There are many types of horrors: psychological thrillers, slashers, ghost stories, religious reapings, body horrors, etc. Typically, most horror films are content to stick to one of these sub-genres and torture it for all its worth to maximize audience reaction and emotion. Unfortunately, when it comes to horror, Hollywood has decided to default on films which are all about jump scares, those moronic moments which are signaled by nothing more than loud noises (which makes one want to wear ear plugs), rather than heeding patience with regards to atmosphere and narrative. Personally, I'm open to any kind of horror film, yet the ability to scare and/or disturb me is extremely difficult; perhaps I've seen it all, but some of the most effective horrors I've seen are more about what we don't see, the ones that prick at my imagination. Some of the absolute best horror films I've seen in recent years include Robert Eggers' The VVitch, Jennifer Kent's The Babadook, and David Robert Mitchell's It Follows. In all of these cases, these freshman filmmakers had expertly crafted original visions (writing their own screenplays, to boot) which were so far away from the generic nature of Hollywood horrors, yet still dividing audiences based on the fact they were challenging and unorthodox.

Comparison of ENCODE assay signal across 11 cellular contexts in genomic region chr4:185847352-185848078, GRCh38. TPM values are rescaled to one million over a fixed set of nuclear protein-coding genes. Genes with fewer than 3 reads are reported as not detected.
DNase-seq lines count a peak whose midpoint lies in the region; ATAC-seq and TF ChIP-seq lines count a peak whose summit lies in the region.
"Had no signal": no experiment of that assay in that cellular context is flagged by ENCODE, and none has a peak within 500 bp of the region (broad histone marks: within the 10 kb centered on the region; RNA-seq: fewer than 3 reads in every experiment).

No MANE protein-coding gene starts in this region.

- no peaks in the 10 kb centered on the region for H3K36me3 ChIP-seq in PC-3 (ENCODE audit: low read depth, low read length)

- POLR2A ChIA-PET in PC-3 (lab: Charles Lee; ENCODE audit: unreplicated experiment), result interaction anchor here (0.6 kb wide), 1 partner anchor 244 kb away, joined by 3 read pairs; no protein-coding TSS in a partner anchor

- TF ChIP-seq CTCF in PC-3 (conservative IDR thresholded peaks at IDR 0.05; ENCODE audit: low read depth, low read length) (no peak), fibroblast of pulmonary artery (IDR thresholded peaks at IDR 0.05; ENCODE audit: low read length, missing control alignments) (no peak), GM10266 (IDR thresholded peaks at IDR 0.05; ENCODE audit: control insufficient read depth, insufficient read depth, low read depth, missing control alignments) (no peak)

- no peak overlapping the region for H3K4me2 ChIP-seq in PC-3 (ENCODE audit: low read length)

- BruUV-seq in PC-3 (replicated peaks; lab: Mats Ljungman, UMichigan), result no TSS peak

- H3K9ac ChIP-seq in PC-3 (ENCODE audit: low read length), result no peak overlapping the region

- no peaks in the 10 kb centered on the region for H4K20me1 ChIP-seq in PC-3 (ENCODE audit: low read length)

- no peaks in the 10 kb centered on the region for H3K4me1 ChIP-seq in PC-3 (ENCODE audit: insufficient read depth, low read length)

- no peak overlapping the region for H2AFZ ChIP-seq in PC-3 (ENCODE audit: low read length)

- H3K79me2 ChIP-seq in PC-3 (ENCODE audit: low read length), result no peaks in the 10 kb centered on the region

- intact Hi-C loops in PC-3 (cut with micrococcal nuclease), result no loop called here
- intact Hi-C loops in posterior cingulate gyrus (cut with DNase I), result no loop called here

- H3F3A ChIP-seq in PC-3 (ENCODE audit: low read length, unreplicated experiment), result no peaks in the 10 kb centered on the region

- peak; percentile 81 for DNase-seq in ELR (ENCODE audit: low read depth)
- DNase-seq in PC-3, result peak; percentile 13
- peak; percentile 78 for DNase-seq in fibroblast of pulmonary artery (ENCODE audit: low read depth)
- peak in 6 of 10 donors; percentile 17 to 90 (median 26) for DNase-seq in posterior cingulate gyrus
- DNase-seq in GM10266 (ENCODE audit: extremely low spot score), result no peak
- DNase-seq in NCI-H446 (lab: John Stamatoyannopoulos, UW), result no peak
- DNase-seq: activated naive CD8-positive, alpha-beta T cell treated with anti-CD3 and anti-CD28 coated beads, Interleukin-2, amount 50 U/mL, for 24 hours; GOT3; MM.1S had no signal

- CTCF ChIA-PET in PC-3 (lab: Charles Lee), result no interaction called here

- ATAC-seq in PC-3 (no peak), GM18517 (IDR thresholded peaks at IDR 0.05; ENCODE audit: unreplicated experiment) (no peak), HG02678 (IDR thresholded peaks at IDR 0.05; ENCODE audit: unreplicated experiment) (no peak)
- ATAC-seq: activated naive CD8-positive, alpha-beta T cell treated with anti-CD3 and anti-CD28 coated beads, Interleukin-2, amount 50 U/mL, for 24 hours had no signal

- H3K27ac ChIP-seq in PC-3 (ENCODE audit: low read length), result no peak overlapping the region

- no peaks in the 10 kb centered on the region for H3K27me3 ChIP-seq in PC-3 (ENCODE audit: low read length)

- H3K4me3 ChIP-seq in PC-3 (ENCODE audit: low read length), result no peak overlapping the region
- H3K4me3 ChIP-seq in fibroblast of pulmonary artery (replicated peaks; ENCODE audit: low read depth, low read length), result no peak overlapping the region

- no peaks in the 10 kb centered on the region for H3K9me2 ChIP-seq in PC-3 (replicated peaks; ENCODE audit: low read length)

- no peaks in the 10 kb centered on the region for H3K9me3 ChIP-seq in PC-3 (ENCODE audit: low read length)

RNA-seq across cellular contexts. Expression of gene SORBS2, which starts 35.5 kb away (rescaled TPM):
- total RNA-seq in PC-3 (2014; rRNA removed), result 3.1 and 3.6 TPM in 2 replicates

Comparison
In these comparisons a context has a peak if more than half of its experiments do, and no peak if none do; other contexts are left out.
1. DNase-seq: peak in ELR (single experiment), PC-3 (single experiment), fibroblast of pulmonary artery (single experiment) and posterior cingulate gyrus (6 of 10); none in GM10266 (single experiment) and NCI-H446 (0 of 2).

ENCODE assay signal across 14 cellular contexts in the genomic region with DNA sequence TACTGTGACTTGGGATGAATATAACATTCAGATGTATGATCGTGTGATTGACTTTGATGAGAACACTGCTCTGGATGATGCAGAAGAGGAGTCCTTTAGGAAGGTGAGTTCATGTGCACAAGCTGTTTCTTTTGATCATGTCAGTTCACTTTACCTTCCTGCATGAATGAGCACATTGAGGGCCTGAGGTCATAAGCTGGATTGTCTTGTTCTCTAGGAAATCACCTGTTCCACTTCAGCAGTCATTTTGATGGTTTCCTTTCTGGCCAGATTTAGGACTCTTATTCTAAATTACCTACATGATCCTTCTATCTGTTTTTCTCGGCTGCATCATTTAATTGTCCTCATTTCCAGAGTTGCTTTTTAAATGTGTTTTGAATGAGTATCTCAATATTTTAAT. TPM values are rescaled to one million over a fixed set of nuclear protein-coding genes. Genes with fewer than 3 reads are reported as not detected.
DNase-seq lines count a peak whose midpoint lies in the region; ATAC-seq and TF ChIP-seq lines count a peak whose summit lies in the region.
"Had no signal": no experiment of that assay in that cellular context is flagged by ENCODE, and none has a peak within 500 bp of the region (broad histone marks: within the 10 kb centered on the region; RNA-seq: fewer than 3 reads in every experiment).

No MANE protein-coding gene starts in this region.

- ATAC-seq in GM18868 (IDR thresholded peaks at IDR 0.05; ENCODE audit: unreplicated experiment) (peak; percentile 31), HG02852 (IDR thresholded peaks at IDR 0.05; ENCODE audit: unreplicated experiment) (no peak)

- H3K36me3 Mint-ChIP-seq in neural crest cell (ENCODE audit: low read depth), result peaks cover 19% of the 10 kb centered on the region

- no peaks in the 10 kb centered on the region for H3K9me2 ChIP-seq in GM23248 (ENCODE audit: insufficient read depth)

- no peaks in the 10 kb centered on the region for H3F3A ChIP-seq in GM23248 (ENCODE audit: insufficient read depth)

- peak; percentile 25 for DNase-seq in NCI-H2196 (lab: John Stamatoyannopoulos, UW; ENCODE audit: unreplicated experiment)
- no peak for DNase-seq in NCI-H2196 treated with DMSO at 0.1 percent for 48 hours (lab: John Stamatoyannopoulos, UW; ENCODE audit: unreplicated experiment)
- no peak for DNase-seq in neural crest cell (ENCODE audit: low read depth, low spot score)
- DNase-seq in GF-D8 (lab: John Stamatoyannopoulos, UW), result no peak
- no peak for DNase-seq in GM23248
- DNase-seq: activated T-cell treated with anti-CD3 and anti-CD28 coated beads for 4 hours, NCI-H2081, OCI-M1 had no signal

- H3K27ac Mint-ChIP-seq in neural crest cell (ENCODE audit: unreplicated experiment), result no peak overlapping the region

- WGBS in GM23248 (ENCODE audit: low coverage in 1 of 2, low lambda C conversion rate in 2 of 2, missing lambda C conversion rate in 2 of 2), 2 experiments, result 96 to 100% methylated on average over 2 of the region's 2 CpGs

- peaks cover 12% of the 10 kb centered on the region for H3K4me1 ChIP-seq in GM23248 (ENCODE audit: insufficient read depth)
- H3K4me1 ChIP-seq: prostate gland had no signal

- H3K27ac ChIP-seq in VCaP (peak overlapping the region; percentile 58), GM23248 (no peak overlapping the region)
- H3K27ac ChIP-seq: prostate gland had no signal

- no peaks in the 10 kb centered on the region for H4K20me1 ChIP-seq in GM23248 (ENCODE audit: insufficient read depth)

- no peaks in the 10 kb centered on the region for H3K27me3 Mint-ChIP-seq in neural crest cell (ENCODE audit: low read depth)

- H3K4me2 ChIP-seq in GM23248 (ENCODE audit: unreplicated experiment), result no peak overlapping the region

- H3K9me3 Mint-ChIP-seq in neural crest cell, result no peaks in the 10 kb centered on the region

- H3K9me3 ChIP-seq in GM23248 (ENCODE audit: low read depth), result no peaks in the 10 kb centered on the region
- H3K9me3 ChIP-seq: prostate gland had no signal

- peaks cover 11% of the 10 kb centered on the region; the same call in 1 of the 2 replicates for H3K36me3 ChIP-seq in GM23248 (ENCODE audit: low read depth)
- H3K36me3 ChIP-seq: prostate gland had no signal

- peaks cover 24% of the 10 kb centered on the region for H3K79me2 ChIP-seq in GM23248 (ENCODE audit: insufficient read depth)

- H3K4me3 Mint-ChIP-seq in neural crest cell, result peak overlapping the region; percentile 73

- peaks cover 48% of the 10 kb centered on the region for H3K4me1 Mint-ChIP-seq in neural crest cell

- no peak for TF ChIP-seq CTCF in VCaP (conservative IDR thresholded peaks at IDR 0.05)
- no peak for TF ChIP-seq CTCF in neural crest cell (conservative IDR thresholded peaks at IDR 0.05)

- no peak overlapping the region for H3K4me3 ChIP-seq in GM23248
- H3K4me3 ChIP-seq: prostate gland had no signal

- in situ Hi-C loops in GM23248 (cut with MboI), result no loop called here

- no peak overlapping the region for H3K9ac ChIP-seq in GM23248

One more horror that I must add to that hallowed group is writer-director Nicolas Pesce's The Eyes of My Mother although, unlike those aforementioned masterpieces, this film's extremely quiet release last year by Magnetic Releasing has made it practically invisible, even in horror circles. And its limited reception has been as insanely polarizing, to say the least. Avoiding spoilers like the plague, I will only say the film is told from the point-of-view of Francisca, a Portuguese immigrant who lives on an isolated farm in the country with her parents. Her mother used to be surgeon and she passes along to her daughter the sciences of anatomy and preservation. Francisca's worldview is soon significantly altered by the arrival of a drifter named Charlie, who turns out to be a serial killer. That's all I will reveal, yet there are two aspects of The Eyes of My Mother which must be emphasized as warnings for the viewer: the film is only 76 minutes long and it's filmed in black-and-white. This monochrome brevity is what makes The Eyes of My Mother stand out stylistically from anything else out there when it comes to horror, and it turns out to be a very wise choices on the part of Pesce (who also edited) and director of photography Zach Kuperstein.